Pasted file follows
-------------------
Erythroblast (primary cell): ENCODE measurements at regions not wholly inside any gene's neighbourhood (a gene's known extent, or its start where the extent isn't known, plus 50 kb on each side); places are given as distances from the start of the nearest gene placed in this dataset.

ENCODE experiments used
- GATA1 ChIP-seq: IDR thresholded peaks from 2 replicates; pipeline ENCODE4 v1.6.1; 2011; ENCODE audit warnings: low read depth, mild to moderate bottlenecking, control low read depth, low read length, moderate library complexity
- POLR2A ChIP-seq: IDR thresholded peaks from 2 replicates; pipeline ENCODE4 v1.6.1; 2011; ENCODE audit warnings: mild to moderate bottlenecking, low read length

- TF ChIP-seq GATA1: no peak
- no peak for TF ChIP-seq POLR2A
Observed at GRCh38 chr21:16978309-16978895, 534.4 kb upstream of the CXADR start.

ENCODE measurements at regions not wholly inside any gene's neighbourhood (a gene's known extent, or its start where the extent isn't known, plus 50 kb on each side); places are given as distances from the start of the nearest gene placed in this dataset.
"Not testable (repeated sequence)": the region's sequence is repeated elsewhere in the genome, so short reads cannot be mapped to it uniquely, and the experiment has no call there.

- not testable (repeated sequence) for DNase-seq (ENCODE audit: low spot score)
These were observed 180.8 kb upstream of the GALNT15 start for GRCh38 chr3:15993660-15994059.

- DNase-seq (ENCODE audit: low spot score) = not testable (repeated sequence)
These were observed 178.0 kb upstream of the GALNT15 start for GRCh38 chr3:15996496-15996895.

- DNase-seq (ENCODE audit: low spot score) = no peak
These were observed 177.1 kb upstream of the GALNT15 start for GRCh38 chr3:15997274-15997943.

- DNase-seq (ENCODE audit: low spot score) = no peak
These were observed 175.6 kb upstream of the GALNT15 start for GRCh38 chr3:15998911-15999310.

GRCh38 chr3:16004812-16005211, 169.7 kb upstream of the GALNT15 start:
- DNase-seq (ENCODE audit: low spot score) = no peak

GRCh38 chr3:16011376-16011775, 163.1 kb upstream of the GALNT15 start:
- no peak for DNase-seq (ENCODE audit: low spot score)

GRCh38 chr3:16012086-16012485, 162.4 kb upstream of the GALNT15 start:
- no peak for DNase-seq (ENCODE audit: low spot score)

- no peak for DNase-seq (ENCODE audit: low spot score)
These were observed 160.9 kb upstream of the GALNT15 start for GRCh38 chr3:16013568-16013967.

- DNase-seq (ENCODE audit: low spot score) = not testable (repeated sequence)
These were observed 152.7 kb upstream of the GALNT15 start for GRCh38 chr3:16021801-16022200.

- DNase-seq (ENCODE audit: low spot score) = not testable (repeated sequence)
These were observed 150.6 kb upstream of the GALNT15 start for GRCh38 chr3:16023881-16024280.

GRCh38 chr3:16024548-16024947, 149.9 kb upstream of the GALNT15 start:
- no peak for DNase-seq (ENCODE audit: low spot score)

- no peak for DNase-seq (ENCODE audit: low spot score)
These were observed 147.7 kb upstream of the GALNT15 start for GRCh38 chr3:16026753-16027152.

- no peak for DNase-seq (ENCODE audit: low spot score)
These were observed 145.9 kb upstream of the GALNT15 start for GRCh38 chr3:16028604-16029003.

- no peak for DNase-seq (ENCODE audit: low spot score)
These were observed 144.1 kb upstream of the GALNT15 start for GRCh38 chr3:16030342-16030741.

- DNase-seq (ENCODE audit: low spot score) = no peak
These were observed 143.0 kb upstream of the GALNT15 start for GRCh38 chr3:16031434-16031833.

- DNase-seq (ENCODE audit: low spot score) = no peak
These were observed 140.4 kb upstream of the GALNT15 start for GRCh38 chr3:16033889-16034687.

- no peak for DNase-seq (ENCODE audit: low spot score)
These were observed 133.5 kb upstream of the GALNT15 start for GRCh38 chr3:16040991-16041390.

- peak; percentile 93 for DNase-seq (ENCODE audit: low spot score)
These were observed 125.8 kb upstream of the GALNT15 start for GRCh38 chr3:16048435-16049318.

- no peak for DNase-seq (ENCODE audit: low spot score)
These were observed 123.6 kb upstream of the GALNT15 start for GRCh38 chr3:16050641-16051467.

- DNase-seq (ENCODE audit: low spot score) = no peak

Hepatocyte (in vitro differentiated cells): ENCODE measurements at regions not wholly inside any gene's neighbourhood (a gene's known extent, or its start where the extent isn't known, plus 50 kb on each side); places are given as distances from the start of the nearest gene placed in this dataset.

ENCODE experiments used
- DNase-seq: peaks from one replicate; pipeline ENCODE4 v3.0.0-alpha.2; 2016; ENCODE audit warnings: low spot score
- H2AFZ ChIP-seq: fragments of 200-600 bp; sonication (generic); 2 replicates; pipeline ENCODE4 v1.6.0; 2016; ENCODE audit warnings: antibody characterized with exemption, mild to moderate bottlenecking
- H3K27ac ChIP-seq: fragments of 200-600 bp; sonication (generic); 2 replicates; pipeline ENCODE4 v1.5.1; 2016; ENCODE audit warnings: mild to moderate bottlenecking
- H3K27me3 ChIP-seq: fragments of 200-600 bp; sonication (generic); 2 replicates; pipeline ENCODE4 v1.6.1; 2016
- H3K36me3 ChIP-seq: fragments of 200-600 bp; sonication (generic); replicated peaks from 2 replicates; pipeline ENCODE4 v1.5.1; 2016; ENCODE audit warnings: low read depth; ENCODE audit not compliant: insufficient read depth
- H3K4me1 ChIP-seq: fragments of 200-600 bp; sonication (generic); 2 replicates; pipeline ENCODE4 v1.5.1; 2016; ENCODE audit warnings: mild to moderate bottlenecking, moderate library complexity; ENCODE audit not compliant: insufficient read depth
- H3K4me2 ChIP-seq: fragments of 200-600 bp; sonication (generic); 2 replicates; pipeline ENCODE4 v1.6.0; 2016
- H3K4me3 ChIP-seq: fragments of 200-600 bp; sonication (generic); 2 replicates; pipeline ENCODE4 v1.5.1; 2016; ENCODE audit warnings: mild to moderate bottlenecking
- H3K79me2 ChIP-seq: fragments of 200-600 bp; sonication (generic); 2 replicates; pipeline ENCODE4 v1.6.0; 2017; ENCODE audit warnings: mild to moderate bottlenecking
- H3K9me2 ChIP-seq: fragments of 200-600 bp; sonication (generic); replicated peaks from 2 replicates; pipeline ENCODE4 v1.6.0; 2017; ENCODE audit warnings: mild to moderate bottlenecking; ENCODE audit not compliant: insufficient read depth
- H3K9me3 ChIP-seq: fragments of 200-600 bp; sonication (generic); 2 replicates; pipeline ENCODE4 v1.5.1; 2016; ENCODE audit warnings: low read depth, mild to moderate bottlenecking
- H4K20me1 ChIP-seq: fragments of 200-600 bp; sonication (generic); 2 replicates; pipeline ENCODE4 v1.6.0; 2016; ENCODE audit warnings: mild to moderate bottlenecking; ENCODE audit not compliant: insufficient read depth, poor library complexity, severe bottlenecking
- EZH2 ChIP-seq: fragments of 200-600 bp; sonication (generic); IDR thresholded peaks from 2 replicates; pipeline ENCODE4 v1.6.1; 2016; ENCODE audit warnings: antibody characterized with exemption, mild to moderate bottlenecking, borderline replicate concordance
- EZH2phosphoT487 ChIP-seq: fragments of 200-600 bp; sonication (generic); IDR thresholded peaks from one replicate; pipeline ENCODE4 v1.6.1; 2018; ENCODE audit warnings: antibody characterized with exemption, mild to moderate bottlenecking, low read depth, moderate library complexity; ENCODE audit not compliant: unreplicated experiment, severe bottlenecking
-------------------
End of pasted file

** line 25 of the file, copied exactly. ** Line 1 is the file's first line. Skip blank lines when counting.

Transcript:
These were observed 160.9 kb upstream of the GALNT15 start for GRCh38 chr3:16013568-16013967.